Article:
Sexual relationships are not free and easy as we are led to believe. The consequences are rarely shown or discussed but often leave scars, wounds and feelings of shame that can only be dealt with through the healing power of a relationship with Christ. God’s prescription for sex in marriage is not some punitive measure to keep up from having fun, but a protection for our hearts. Any other message is simply a lie, but apparently more and more singles are buying the lies.

 

 

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Single Women Share What They Want From Single Men

posted by Linda Mintle

Ladies, it is your turn.

A singles survey of almost 5500 unattached adults conducted by MarketTools.com for Match.com sheds light on what singles look for in potential relationships. And yes, physical attraction still makes the list. I already blogged on what men look for in women. Now, let’s take a look at what women judge men on when considering a potential date.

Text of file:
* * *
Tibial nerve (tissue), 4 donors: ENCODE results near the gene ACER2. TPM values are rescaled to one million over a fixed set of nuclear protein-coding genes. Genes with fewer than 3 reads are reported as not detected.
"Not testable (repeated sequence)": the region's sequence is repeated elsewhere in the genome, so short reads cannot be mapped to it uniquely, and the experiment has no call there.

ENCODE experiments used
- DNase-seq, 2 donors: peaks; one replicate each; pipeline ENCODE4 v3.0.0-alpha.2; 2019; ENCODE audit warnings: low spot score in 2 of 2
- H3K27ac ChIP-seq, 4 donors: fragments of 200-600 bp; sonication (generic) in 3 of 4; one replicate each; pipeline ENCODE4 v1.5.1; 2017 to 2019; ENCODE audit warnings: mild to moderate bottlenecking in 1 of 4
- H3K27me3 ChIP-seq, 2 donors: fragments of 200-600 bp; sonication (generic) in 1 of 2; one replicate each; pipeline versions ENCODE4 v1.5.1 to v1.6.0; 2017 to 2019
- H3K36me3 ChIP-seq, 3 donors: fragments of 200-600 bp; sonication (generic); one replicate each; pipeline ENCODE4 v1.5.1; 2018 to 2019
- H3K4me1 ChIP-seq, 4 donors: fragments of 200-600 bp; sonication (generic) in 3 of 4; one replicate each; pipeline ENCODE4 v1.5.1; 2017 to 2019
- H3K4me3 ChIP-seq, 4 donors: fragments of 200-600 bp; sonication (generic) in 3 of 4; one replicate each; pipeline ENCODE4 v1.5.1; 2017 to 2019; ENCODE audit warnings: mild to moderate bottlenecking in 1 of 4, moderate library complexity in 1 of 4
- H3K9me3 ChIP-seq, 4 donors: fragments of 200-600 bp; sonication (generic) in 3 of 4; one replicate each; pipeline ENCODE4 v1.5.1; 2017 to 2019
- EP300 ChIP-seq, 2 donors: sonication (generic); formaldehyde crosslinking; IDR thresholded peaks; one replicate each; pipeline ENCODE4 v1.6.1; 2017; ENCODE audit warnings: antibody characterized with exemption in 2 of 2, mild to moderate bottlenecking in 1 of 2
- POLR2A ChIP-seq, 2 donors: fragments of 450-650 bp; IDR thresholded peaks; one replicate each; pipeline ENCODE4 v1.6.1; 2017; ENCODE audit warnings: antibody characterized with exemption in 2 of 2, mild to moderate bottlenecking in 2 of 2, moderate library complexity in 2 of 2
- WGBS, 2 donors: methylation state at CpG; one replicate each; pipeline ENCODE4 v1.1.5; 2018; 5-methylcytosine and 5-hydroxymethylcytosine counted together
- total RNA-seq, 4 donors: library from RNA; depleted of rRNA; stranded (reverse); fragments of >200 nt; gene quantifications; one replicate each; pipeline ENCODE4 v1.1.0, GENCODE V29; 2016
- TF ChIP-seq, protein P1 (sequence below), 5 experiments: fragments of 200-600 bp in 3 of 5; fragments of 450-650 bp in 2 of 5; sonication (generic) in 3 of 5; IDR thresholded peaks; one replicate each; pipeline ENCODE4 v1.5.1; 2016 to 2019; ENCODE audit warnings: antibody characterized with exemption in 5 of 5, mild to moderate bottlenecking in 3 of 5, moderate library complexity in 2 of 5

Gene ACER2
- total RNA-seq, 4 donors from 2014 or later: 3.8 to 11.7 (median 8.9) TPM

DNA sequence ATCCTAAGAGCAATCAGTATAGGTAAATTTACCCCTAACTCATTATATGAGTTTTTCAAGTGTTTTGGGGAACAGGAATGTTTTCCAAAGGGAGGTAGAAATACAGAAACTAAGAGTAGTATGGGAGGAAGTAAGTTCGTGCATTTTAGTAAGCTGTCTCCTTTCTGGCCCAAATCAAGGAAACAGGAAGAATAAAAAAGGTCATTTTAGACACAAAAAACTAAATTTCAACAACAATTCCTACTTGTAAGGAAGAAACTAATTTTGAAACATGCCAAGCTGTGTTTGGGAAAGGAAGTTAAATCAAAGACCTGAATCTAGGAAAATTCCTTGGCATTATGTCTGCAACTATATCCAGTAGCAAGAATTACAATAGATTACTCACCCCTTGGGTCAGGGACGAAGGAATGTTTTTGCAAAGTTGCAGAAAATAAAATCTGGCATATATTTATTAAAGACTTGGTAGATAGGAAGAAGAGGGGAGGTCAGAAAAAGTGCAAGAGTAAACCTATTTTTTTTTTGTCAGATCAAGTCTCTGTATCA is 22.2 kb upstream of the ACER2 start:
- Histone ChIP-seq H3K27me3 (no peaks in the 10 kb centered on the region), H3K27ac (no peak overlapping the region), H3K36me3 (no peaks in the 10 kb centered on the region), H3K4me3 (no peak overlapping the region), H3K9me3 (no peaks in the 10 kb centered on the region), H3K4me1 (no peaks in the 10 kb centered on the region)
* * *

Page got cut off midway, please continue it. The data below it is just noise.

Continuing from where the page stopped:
The number 1 physical characteristic was the same as men: TEETH. A whopping 71% listed teeth. Obviously, that smile makes a difference!

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The rest of the characteristics ranked as follows:

#2 Grammar (61%)

#3 Clothes (58%)

#4 Hair (53%)

#5 Nails/hands (52%)

#6 Have/Not having tattoo (34%)

#7 Shoes (29%)

#8 The car he drives (24%)

#9 Accent (22%)

#10 Electronic devices carried (9%)

It is interesting how important grammar is to making a good impression. Also, self-care is an issue. Women are paying attention to grooming.

 

In terms of the relationship, the most important ranked as follows:

#1 Someone who treats me with respect (84%)

#2 Someone I can trust and confide in (77%)

#3Someone who has a sense of humor and can make me laugh (58%)

#4 Someone who shares the same values I do (47%)

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#5 Someone who is comfortable sharing his wants, needs and desires (46%)

Hmmm…only the women weighed in on values.

And what women voted as least important:

Someone who is eager to marry (6%)

Someone who eats similar foods (9%)

Someone who wants to have children and shares my political beliefs. (tied at 11%)

Someone who has a similar education level (12%)

Someone from the same ethnic background (14%)

 

 

Source: Online survey of 5,481 singles ages 21 and older who are not in a relationship, by Market Tools Inc. for Match.com. Margin of error plus/minus 1.32 percentage points.
Frank Pompa, USA TODAY